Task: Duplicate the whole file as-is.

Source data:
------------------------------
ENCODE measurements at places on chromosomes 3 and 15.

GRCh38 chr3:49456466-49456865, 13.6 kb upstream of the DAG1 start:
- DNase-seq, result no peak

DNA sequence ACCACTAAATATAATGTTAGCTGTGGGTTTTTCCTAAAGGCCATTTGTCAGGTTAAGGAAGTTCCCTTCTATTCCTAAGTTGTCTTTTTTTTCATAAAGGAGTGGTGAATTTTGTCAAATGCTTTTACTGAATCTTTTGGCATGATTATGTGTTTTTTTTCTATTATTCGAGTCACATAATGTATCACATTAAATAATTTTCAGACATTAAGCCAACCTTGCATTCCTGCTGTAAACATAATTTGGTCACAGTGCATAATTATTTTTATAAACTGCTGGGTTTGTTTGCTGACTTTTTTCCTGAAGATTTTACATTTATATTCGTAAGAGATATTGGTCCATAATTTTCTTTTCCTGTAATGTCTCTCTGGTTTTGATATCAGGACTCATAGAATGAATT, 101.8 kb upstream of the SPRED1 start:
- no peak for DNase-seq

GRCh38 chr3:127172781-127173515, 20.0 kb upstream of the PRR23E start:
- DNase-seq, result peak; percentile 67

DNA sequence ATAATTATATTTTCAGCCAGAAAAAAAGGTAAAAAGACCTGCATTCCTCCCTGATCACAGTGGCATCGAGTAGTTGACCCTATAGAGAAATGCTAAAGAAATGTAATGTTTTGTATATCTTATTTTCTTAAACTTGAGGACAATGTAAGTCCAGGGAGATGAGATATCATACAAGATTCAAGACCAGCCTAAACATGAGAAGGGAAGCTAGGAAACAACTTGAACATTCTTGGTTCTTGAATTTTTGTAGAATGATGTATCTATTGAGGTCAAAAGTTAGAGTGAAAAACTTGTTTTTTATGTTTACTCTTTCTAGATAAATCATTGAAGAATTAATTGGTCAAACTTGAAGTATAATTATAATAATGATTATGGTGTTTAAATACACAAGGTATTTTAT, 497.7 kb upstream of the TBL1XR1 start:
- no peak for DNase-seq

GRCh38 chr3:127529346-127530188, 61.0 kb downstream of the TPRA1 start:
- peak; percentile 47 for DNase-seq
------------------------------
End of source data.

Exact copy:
ENCODE measurements at places on chromosomes 3 and 15.

GRCh38 chr3:49456466-49456865, 13.6 kb upstream of the DAG1 start:
- DNase-seq, result no peak

DNA sequence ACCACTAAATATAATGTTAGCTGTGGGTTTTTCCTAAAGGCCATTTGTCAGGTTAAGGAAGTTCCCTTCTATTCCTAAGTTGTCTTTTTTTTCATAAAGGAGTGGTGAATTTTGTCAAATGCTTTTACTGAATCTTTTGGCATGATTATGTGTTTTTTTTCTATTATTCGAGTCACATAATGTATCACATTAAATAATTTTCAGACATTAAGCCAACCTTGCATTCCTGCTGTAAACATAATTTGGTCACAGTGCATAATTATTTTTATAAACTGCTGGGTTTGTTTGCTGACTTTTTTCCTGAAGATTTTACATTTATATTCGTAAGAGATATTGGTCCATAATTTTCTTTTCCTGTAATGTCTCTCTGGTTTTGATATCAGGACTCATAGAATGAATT, 101.8 kb upstream of the SPRED1 start:
- no peak for DNase-seq

GRCh38 chr3:127172781-127173515, 20.0 kb upstream of the PRR23E start:
- DNase-seq, result peak; percentile 67

DNA sequence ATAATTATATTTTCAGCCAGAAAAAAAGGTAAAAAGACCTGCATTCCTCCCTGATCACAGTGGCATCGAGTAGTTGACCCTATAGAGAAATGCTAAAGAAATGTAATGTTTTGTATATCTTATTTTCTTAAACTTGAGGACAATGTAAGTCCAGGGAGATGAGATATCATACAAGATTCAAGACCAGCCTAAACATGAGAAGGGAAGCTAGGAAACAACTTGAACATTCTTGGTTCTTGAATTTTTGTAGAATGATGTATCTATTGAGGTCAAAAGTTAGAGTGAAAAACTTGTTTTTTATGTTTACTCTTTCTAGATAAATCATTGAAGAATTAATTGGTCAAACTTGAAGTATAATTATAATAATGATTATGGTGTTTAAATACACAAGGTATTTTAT, 497.7 kb upstream of the TBL1XR1 start:
- no peak for DNase-seq

GRCh38 chr3:127529346-127530188, 61.0 kb downstream of the TPRA1 start:
- peak; percentile 47 for DNase-seq